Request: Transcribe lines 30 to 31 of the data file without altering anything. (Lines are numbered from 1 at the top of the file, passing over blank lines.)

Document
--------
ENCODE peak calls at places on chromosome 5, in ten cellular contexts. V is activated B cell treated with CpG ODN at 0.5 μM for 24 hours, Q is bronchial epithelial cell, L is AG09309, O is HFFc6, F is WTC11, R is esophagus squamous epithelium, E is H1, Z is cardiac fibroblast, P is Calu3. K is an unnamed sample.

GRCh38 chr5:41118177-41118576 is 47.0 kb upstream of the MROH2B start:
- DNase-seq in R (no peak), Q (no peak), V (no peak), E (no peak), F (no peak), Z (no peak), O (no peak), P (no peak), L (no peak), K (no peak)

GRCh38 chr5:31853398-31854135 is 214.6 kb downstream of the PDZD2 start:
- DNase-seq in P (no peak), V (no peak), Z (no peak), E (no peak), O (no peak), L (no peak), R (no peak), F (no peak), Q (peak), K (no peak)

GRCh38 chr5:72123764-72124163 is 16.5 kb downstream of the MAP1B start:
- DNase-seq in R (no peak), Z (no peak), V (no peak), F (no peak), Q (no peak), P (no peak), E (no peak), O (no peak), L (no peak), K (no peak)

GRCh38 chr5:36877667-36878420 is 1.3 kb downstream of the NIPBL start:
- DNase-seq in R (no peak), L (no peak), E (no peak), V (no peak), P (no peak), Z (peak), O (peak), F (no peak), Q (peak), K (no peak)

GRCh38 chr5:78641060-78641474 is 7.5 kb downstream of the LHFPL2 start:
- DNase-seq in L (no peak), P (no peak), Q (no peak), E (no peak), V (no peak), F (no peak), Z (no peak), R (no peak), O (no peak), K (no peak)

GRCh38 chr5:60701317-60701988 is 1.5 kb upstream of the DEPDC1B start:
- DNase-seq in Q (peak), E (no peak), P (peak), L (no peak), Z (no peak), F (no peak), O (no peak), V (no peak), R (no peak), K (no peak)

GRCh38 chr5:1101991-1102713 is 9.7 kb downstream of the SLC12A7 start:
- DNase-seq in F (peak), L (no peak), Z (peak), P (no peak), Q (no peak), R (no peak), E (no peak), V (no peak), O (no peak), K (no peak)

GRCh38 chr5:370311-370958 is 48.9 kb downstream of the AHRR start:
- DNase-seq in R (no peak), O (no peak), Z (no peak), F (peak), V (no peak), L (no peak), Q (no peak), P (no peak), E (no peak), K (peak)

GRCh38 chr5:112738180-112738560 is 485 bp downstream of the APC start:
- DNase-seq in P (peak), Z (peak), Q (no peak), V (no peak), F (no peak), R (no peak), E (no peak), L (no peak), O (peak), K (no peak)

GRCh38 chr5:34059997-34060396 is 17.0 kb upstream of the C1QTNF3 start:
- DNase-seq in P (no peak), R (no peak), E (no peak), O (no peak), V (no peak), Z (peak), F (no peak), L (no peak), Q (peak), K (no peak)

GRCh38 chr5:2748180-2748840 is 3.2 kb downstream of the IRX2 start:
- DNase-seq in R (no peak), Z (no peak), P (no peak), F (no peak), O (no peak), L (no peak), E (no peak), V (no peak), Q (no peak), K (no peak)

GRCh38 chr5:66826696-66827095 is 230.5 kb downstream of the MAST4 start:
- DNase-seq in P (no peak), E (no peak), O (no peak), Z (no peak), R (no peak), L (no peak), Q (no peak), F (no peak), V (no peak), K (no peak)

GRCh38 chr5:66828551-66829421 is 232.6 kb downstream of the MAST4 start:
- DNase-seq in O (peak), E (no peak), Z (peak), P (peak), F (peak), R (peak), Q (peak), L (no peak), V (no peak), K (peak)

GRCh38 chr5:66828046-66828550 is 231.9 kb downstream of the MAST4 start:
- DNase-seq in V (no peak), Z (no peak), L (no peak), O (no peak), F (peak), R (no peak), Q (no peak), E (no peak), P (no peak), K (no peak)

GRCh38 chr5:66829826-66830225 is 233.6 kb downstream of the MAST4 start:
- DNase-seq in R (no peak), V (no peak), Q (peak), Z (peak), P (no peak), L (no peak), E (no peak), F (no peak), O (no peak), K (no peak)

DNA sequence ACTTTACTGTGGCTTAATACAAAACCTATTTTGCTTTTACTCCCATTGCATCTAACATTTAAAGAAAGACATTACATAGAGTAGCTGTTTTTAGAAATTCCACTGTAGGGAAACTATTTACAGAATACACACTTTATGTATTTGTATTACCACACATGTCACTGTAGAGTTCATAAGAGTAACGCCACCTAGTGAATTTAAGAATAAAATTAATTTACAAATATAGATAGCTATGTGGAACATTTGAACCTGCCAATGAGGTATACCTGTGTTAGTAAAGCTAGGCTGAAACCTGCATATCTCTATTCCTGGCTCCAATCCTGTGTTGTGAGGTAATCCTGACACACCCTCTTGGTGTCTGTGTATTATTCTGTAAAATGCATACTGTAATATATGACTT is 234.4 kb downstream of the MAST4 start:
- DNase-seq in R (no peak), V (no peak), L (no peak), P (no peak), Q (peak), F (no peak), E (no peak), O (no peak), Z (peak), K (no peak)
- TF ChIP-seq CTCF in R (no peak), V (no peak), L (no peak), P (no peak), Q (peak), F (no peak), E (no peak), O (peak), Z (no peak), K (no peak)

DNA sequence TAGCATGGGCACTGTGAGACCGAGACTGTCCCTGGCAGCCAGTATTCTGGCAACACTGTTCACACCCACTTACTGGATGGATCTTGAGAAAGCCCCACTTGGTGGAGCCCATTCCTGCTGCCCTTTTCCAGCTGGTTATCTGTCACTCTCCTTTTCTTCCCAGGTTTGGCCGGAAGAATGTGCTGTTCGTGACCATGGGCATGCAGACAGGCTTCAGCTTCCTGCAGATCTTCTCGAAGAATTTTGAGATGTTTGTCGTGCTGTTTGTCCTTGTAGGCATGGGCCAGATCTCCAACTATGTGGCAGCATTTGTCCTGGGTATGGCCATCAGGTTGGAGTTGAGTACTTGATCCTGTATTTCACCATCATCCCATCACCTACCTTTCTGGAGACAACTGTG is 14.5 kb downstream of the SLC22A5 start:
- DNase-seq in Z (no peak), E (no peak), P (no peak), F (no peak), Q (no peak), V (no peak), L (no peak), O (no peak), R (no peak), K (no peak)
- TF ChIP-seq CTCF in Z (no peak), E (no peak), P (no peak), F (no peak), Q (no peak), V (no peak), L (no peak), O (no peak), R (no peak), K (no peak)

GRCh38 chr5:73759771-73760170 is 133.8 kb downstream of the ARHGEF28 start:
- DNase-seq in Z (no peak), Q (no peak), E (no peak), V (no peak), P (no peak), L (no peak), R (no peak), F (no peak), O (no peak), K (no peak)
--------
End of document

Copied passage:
GRCh38 chr5:66829826-66830225 is 233.6 kb downstream of the MAST4 start:
- DNase-seq in R (no peak), V (no peak), Q (peak), Z (peak), P (no peak), L (no peak), E (no peak), F (no peak), O (no peak), K (no peak)